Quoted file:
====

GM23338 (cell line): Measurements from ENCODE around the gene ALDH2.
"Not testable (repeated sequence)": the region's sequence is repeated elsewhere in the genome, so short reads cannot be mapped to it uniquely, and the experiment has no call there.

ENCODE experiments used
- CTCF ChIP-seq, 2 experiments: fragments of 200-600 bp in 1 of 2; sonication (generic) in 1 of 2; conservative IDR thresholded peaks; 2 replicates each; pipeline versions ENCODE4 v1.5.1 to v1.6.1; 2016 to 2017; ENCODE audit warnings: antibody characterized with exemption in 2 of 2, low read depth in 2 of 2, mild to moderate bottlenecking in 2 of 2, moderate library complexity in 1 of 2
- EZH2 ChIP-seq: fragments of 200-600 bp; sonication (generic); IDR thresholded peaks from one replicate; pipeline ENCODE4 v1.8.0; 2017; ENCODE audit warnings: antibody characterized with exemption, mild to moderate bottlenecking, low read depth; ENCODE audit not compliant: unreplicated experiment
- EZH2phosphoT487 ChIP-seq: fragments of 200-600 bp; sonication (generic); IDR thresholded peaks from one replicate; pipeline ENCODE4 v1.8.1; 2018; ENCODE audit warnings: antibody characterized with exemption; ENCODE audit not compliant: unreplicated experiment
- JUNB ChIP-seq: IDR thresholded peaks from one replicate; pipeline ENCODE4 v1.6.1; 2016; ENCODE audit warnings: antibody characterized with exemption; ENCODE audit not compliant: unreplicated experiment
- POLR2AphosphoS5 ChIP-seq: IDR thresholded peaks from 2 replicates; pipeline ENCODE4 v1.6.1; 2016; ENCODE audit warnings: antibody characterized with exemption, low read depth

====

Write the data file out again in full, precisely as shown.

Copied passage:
GM23338 (cell line): Measurements from ENCODE around the gene ALDH2.
"Not testable (repeated sequence)": the region's sequence is repeated elsewhere in the genome, so short reads cannot be mapped to it uniquely, and the experiment has no call there.

ENCODE experiments used
- CTCF ChIP-seq, 2 experiments: fragments of 200-600 bp in 1 of 2; sonication (generic) in 1 of 2; conservative IDR thresholded peaks; 2 replicates each; pipeline versions ENCODE4 v1.5.1 to v1.6.1; 2016 to 2017; ENCODE audit warnings: antibody characterized with exemption in 2 of 2, low read depth in 2 of 2, mild to moderate bottlenecking in 2 of 2, moderate library complexity in 1 of 2
- EZH2 ChIP-seq: fragments of 200-600 bp; sonication (generic); IDR thresholded peaks from one replicate; pipeline ENCODE4 v1.8.0; 2017; ENCODE audit warnings: antibody characterized with exemption, mild to moderate bottlenecking, low read depth; ENCODE audit not compliant: unreplicated experiment
- EZH2phosphoT487 ChIP-seq: fragments of 200-600 bp; sonication (generic); IDR thresholded peaks from one replicate; pipeline ENCODE4 v1.8.1; 2018; ENCODE audit warnings: antibody characterized with exemption; ENCODE audit not compliant: unreplicated experiment
- JUNB ChIP-seq: IDR thresholded peaks from one replicate; pipeline ENCODE4 v1.6.1; 2016; ENCODE audit warnings: antibody characterized with exemption; ENCODE audit not compliant: unreplicated experiment
- POLR2AphosphoS5 ChIP-seq: IDR thresholded peaks from 2 replicates; pipeline ENCODE4 v1.6.1; 2016; ENCODE audit warnings: antibody characterized with exemption, low read depth